Court of Appeals of Ohio, Eleventh District, Portage
Criminal Appeal from the Portage County Court of Common
Pleas, Case No. 2017 CR 00993.
V. Vigluicci, Portage County Prosecutor, and Theresa M.
Scahill, Assistant Prosecutor, (For Plaintiff-Appellee).
Michael J. Feldman, Lallo & Feldman Co., LPA, (For
CYNTHIA WESTCOTT RICE, J.
Appellant, Larry R. Tawney, appeals the July 12, 2018
judgment of the Portage County Court of Common Pleas
sentencing him to a total of twenty-one years imprisonment
for two counts of felonious assault, and one count each of
abduction, aggravated burglary, robbery, disrupting public
service, and grand theft auto. For the reasons discussed
herein, the judgment is affirmed.
Mr. Tawney was indicted on seven counts: count one: felonious
assault, a felony of the second degree, in violation of R.C.
2903.11 (A)(2); count two: abduction, a felony of the third
degree, in violation of R.C. 2905.02(A)(2)(C); count three:
aggravated burglary, a felony of the first degree, in
violation of R.C. 2911.11(A)(1)(B); count four: felonious
assault, a felony of the second degree, in violation of R.C.
2903.11(A)(1); count five: robbery, a felony of the second
degree, in violation of 2911.02(A)(2)(B); count six:
disrupting public services, a felony in the fourth degree, in
violation of R.C. 2909.04(A)(1); and count seven: grand theft
auto, a felony of the fourth degree, in violation of R.C.
2913.02. He pleaded not guilty and the case proceeded to
Mr. Tawney and the victim were in a boyfriend-girlfriend
relationship. She testified that Mr. Tawney used cocaine,
methamphetamine, and marijuana daily and admitted that about
the time she met him, she also began using cocaine. According
to the victim's testimony, a few months into their
relationship, Mr. Tawney became physically abusive toward
According to the victim's testimony, on the evening of
November 8, 2017, she agreed to meet with Mr. Tawney. She
drove to his mother's house, where he resided, and from
there they walked to a friend's house where they
"hung out" and drank beer until the early morning.
Upon their return to Mr. Tawney's house, she wanted to
return home. He did not want her to leave and an argument
ensued. She got in her car and started it, but Mr. Tawney got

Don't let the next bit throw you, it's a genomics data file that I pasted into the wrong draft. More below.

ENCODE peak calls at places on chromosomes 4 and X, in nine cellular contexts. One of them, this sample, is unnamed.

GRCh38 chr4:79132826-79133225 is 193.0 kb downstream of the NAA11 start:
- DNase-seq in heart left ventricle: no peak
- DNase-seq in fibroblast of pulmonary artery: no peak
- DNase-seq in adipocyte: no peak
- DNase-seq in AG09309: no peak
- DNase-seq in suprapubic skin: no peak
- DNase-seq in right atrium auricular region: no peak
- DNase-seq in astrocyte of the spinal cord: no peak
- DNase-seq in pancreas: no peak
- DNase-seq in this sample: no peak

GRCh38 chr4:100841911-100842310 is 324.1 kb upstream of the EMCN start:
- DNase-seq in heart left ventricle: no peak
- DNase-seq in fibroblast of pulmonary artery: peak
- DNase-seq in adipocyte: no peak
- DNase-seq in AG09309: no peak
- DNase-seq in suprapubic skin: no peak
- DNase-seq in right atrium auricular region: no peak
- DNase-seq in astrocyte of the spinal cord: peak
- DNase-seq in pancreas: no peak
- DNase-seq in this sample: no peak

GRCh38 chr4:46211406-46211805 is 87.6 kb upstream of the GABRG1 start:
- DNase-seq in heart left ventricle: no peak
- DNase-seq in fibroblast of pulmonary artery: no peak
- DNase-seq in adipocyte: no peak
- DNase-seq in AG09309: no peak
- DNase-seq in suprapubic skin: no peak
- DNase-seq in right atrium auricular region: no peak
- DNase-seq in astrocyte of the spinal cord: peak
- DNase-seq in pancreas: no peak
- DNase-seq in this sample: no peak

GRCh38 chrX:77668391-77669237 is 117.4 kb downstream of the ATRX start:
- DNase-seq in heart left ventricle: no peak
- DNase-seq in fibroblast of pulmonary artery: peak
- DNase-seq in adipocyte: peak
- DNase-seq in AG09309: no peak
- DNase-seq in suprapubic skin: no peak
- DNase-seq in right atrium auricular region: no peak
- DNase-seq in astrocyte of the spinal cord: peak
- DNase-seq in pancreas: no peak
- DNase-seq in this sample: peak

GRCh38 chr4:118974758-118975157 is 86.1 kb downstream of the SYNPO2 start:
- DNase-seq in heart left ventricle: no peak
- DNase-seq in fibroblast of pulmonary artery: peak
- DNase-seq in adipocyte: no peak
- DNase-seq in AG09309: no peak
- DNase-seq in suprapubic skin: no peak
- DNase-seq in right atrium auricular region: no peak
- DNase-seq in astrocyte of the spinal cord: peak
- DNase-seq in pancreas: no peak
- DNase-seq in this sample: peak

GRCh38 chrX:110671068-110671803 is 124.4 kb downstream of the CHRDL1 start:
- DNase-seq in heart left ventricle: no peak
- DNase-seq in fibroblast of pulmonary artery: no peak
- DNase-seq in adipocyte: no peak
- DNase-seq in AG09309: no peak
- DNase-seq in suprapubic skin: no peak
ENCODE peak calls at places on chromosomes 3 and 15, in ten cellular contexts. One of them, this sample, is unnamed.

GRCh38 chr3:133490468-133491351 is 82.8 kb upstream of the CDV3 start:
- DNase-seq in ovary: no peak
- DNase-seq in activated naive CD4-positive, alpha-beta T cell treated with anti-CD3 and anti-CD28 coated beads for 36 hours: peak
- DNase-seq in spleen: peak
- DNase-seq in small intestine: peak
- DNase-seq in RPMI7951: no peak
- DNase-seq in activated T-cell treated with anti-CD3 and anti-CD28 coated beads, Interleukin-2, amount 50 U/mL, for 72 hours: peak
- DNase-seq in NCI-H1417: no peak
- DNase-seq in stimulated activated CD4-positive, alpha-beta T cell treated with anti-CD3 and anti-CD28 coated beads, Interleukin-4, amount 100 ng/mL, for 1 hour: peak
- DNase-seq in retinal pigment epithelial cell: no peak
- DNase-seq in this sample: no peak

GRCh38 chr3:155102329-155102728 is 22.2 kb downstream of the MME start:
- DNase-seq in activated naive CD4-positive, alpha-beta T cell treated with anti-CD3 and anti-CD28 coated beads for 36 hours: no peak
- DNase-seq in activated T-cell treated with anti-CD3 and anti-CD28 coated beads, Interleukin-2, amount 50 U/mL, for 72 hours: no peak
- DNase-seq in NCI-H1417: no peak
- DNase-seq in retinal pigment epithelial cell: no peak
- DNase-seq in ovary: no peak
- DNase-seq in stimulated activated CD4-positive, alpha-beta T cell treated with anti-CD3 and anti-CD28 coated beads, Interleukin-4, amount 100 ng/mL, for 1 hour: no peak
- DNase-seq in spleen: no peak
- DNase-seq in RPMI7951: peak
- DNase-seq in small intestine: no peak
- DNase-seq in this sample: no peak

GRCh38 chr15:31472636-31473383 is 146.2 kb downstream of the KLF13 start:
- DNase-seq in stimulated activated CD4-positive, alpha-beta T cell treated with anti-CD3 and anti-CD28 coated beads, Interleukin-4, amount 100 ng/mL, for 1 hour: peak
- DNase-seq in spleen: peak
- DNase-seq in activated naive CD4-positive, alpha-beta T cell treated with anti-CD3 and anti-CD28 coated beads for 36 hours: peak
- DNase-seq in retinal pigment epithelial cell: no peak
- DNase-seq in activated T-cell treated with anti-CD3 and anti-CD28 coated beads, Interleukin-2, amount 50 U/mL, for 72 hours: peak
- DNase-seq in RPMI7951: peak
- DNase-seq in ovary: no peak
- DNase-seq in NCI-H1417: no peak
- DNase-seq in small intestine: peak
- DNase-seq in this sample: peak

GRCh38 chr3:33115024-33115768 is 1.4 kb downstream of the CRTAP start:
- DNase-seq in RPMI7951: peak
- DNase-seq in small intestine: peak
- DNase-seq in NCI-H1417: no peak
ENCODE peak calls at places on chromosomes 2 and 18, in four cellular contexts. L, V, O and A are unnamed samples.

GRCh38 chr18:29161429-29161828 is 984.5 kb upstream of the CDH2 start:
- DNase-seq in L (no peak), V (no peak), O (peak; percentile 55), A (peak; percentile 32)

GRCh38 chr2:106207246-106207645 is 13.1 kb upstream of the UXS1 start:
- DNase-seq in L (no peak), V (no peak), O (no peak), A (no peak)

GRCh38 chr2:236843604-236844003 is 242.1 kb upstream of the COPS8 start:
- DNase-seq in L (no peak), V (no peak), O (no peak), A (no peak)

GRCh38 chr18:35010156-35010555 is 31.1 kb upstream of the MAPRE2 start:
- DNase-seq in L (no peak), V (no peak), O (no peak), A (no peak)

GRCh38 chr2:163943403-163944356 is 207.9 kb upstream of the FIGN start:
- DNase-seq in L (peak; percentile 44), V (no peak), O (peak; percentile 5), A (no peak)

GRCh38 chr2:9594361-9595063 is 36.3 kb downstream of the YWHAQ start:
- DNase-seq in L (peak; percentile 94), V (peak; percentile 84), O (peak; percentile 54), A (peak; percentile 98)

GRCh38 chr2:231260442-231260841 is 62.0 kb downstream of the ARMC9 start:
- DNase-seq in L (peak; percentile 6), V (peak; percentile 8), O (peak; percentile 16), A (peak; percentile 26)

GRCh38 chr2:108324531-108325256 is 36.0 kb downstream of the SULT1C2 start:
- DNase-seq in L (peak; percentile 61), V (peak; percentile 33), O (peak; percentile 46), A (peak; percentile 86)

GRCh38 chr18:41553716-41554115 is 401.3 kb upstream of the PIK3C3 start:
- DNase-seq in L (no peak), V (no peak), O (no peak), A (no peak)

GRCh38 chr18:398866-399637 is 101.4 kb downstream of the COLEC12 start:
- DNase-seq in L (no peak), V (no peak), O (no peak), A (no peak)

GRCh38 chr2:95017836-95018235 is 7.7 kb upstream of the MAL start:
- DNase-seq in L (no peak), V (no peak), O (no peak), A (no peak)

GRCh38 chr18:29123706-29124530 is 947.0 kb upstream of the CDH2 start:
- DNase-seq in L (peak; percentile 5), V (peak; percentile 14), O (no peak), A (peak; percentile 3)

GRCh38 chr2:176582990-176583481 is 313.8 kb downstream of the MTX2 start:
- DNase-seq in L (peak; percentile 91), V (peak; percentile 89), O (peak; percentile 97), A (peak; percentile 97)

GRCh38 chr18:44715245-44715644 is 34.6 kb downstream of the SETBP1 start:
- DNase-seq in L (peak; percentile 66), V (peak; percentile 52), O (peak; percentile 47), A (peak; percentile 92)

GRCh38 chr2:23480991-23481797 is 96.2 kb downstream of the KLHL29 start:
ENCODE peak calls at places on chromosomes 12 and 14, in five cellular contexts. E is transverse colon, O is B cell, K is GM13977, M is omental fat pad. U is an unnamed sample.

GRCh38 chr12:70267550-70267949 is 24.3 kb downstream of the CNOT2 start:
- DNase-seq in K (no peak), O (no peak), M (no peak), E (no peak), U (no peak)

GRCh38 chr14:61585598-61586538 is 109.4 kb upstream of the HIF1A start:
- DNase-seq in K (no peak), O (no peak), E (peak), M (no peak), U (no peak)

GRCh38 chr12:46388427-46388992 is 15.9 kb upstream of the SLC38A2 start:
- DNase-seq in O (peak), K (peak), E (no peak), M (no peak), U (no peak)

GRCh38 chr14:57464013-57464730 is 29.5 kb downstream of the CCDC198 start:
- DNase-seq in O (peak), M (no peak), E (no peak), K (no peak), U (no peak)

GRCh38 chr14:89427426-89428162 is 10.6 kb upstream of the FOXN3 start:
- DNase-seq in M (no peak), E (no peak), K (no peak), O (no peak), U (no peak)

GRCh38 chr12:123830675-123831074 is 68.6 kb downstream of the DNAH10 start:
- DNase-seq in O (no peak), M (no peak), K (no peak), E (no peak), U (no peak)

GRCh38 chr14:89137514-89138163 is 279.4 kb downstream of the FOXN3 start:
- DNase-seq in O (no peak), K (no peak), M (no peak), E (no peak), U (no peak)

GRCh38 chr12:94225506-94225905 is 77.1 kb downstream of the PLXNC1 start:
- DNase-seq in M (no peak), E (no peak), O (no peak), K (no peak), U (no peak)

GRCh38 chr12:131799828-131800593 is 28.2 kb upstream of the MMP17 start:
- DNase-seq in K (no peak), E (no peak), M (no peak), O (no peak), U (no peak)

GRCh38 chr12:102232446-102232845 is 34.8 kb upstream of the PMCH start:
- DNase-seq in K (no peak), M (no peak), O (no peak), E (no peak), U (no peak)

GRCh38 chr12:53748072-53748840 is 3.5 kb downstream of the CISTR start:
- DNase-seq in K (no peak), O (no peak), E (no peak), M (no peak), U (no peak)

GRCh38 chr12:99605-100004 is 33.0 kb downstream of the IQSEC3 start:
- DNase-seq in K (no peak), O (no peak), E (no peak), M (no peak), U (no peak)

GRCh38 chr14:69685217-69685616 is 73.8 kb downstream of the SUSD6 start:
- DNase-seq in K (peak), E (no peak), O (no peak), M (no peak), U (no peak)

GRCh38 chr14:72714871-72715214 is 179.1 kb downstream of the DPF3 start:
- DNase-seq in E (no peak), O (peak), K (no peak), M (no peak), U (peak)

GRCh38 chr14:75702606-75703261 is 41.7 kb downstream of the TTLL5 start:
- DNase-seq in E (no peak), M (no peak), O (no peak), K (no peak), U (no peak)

in the passenger's side, removed the keys from the
ignition, and took her phone and keys away from her. He told
her to go inside and when she did not get out of the car, he
went around to the driver's side door and dragged her by
her coat out of the car and into the house.
The victim testified that once they were inside, Mr. Tawney
demanded she cook him breakfast. When she refused, he pushed
her into a corner and held a serrated knife to her throat,
threatening to kill her and berating her with derogatory
names and insults. He eventually started making some eggs and
she tried to sneak past him, but he caught her, threw her to
the ground spouting more profanity, and put his foot on her
head with enough of his body weight that she couldn't get
up. At some point, his mother came in the room and stepped
over the crying victim without comment. Then, with his mother
still present, she tried to stand up and Mr. Tawney took the
hot cast iron skillet and held it "super close" to
her face and threatened to burn her so badly that no one
would want to look at her again. He then pushed her into a
chair at the kitchen table and she watched him eat.
On direct examination, and coinciding with the police report,
the victim testified that after Mr. Tawney ate, she then went
upstairs and took a nap until about 4:30 p.m. On cross
examination, the victim stated that she went upstairs and
took a nap immediately upon their return home until Mr.
Tawney woke her up at 4:30 p.m. and then the violence in the
Then, either directly after waking her up or directly
following the violence in the kitchen, Mr. Tawney told her he
was going to take her to Youngstown and sell her for money.
She was able to convince him that if he needed money so badly
she could borrow some money from her parents instead, so he
drove the victim in her car to her parents' house. Once
there, he instructed her to go inside, get the money, and
When she opened the garage, she realized her parents were not
home, so she ran into the house and deadbolted the door. She
thought she was safe but then she heard him kicking the door,
so she ran for the house phone. On the third kick, he broke
the door down. He grabbed the phone out of her hands,
dislodged the battery, threw her to the ground, stomped on
her head a number of times, and kicked her repeatedly in her
privates and in her back. He told her that if she got him in
trouble he would "hunt her down and end her." She
pleaded with him to just go get her purse and then she would